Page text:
Alleged Irregularities and Suspected Corruption: Demand Soars for Transparent and Fair IIA Elections

Alleged Irregularities and Suspected Corruption: Demand Soars for Transparent and Fair IIA Elections

The Indian Institute of Architects (IIA) is set to conduct its upcoming election in June 2023 for the 2023-2025 tenure. As elections near, concerns raised by a section of the members questioning the election process have escalated. 
Alleged Irregularities and Suspected Corruption: Demand Soars for Transparent and Fair IIA Elections

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Amidst concerns regarding suspected corruption and alleged irregularities, the country’s oldest National Body of Architects, the Indian Institute of Architects, is gearing up for its next election. Scheduled for towards the end of June 2023 (around June 27), the upcoming election has re-ignited apprehension regarding the process amongst its members.

Established in 1917, The Indian Institute of Architects (IIA) is a National body of Architects in the country with about 27000 members. The IIA plays a major role in promoting the profession’s interests and is helmed by a committee of elected members who lead for a two-year tenure. This year, four candidates are expected to contest for the organization’s presidential post

With the impending elections a few weeks away, demands regarding transparently conducting the elections have escalated. Citing the previous election, several members have pointed out the loopholes in the election process. For the previous election, held in 2020, claims were made by several members that the software used for the hybrid system of voting, which gave the members a choice to choose between ballot papers and e-voting, involved a bug which allowed anyone to use a registered IIA member’s account and vote- this hacking process was also explained on a YouTube channel, “Professional FIRST”

The 2020 election continues to be the subject of several petitions before Delhi’s High Court. According to an email sent by IIA member Col Anuj Srivastav (retd.) to the incumbent President and Scrutineers, the High Court issued notice and made the previous elections “subject to the outcome” of the petitions. Further, a High Court order, dated May 18, 2023, categorically directed that any subsequent elections, including the current election, were to remain subject to the outcome of the petition.

To proceed with a fair election process, a section of IIA members, including several contesting candidates, have demanded the organization conduct elections through an independent third party- the National Securities Depository Limited (NSDL), citing its repute in conducting elections for government and renowned private organizations. According to several IIA members, who were informed that a representative reached out to NSDL for the same, the institute mentioned a lack of funds and NSDL’s refusal to proceed on short notice as the reasons for not taking this ahead.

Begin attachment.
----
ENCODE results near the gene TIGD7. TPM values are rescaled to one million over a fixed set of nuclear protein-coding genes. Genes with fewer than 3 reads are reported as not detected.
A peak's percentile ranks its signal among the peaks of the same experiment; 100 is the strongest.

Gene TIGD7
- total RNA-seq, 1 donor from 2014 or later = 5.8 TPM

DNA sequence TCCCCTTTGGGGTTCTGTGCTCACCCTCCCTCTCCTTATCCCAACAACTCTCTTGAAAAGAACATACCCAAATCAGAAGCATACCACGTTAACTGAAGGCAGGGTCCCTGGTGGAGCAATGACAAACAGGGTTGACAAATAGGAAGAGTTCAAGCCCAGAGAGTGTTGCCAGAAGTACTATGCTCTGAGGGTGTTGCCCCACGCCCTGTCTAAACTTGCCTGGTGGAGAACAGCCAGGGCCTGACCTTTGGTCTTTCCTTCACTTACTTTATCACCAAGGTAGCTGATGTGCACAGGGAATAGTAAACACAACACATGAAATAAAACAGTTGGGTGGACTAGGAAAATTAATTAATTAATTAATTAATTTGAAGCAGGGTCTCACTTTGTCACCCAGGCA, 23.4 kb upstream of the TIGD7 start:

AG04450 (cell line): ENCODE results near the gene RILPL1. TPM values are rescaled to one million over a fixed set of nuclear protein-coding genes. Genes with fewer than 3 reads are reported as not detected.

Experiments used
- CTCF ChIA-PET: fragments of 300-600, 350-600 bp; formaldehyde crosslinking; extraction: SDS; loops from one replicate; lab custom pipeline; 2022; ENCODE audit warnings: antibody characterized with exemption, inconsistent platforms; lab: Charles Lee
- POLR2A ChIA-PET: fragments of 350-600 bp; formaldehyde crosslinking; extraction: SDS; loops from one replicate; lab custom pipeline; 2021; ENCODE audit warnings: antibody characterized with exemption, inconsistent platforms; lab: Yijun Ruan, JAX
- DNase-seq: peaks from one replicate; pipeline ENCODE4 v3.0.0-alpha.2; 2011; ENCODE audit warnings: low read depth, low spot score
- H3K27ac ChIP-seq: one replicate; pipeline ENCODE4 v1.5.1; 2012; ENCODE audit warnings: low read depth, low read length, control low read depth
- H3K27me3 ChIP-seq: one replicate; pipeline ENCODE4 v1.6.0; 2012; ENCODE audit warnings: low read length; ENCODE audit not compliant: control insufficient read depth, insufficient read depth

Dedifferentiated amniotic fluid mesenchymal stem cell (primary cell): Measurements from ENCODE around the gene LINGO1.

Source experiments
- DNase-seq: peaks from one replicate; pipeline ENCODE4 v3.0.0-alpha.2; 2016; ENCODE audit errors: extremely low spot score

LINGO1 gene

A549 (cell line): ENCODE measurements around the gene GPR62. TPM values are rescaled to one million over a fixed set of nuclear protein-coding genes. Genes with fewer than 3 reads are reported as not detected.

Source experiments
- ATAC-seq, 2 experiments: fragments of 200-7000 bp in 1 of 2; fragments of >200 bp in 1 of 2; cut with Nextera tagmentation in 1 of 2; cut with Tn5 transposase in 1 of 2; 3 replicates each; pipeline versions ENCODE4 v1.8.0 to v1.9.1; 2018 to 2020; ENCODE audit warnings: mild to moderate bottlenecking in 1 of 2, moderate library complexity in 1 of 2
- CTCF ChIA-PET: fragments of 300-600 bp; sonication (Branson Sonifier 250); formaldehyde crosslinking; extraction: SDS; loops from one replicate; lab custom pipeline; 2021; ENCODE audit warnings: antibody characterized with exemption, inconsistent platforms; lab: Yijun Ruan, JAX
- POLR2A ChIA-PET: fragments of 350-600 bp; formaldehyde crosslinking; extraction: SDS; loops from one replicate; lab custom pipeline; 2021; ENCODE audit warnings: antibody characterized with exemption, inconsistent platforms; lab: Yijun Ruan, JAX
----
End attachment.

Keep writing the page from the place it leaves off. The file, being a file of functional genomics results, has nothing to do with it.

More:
Since Ministry of Corporate Affairs (MCA) has authorised NSDL for setting up an electronic platform to facilitate shareholders to cast their votes. An agency who we also can rely for neutral conduction of election. So it would be best in interest for having a fair election through NSDL and faith of members can be restore in the system.

An email sent by a member to the President and Scrutineers

Architects, including Anuj in his email, have called out these reasons presented by the institute and mentioned that NSDL was willing to proceed on short notice, provided confirmation is given in the coming few days. Further, the quote shared by NSDL was found to be reasonable and comparable with the current budget. Some members also came forward with their willingness to fund additional expenses.

This demand is further backed by a National Council Member Candidate in their email to the President and Scrutineers, wherein they have voiced their concern regarding the allegations of impropriety in the conduct of elections with an opaque and unverifiable system that was employed last time and is proposed to be used again in the coming election.

I see no reason why we should not use the most reputed and recognised agency for these important elections, unless there is a malafide intent in promoting a particular private, unknown agency.

From the aforementioned email

With growing concerns regarding IIA’s seemingly unwavering stance, the credibility of the election process and the current committee is under scrutiny. Members have voiced their disappointment and are repeatedly encouraging the organization to prioritize transparent elections- a point of concern since the last three elections, as per an email by Ar Punit Sethi to IIA President Ar C.R. Raju.

I am disappointed that you have expressed inability to consider NSDL as the agency, citing lack of mandate from the IIA Council.  I wish to once again remind you that in the 12th Council Meeting the Council had authorised you to take an appropriate action in considering a third party platform option for conducting the E-Voting.  You not only have the mandate to do so, you as the President have the authority to take all actions for the benefit of the Institute.  Election is a very sensitive process and requires transparency on all quarters.  It is the right of every candidate and every voter that the election be conducted in a free and fair manner.  The last 3 elections that have been conducted online have drawn protests from various quarters on account of lack of transparency, compromised software, etc.  These are reasons good enough for you to consider a neutral and reliable third party platform for conducting the E-Voting.

Ar Punit Sethi in his email to IIA President, C.R. Raju

In response to the members’ demand to involve a third party, IIA President C.R. Raju pointed out the certificate received from the STQC (Standardisation Testing and Quality Certification Directorate), which bound the organization to conduct the e-voting in the process certified by the STQC.